1. How we deal with unauthorised encampments
An unauthorised encampment refers to caravans and/or other vehicles on land without the landowner or occupier's consent and is therefore trespass. An unauthorised encampment is not a criminal offence.
Where we act to remove an unauthorised encampment we do so as the land owner, and there is not a statutory duty for us to act. We have no powers to intervene if the encampment is on private land.
We will work to remove unauthorised encampments in Teignbridge and to treat all those involved with dignity and respect. We also expect this in return and will not tolerate violent, aggressive or inappropriate behaviour towards our staff.
What we will do
We can only take action if an encampment is on our land. We have no legal powers over privately owned land. For an illegal encampment on our land we will:
Visit the site
This will be done as soon as possible (dependant on day/time of arrival) by appropriate officers and they will find out how long the groups are hoping to stay and why they are here.
Assess any legal needs of the travellers
Before taking any action to evict an unauthorised encampment, we have an obligation to carry out welfare assessments of the unauthorised campers, and where necessary we will inform partner agencies. We must consider whether these enquiries have revealed circumstances which warrant further examination or lead to the conclusion that the eviction should be postponed.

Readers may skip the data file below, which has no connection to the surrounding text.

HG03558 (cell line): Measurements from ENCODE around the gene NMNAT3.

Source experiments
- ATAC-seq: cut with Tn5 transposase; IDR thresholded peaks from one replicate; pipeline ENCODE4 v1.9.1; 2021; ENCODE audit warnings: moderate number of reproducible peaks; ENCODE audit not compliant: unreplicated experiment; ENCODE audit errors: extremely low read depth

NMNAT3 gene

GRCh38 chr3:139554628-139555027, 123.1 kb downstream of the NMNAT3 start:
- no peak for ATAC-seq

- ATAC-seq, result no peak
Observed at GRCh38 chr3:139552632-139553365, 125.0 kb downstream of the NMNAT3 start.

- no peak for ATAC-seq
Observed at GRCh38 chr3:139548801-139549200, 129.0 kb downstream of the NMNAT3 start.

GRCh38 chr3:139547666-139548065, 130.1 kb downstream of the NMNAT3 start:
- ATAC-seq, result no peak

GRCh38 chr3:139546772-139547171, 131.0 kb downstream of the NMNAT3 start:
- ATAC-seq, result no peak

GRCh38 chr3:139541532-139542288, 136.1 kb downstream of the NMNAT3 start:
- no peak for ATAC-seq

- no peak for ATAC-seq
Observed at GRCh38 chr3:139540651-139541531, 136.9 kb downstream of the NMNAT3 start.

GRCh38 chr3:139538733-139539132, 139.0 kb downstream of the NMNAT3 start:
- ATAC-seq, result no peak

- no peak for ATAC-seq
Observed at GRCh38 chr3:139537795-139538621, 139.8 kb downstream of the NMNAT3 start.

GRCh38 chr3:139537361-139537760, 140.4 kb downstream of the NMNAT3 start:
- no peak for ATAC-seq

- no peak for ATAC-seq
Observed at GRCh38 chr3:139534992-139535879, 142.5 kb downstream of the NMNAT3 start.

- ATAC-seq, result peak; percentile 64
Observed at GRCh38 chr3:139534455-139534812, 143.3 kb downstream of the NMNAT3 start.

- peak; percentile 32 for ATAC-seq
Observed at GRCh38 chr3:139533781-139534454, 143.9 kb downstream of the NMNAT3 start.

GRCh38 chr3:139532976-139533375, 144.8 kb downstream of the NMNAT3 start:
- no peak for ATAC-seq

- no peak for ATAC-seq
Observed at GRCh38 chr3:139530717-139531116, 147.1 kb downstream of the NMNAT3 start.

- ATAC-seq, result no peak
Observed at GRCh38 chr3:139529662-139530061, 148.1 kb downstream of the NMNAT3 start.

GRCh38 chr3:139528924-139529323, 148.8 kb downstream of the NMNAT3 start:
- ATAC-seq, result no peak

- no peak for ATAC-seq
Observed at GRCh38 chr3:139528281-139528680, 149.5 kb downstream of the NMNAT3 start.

Other considerations in managing such an encampment will include one of toleration, relevant case law, the Humans Rights Act and any other considerations that are laid out in statute.
Hold a review discussion
We liaise with agencies including the Police and other departments who have an interest in the land to determine the most appropriate course of action. This includes the location and nature of the land to which the unauthorised encampment is situated, any impact on the settled community; the needs of those present on site, in particular the presence of any children; any health and welfare needs, the size of the encampment and whether actual anti-social behaviour or criminality has been associated with it.
If you would like to report Antisocial behaviour please use our online form
The Government guidance requires us to exercise some tolerance to such encampments and make decisions based on all available information.
Apply to the Court
If the decision is made to seek possession of the land, we generally use Part 55 of the Civil Procedure Rules (“proceedings”). In doing so, we obtain a hearing date from the Court and are required to give 48 hours notice to the occupants of the land between service of proceedings and the Court hearing date.
If we fail to follow the statutory and procedural obligations, this may result in an application being refused and delay any subsequent possession being granted.
Attend the Court hearing
We will obtain the Possession Order and serve on the Unauthorised Encampment.
If the unauthorised encampment remains we will return to Court to issue a Warrant of Possession.
Where a possession order has been granted and the unauthorised encampment refuses to vacate the land, the Council will seek enforcement of that Court order using County Court Bailiffs.
Please note that this is a guideline only and dates may slip due to unforeseen circumstances, availability of partner agencies, court availability, weekends and bank holidays.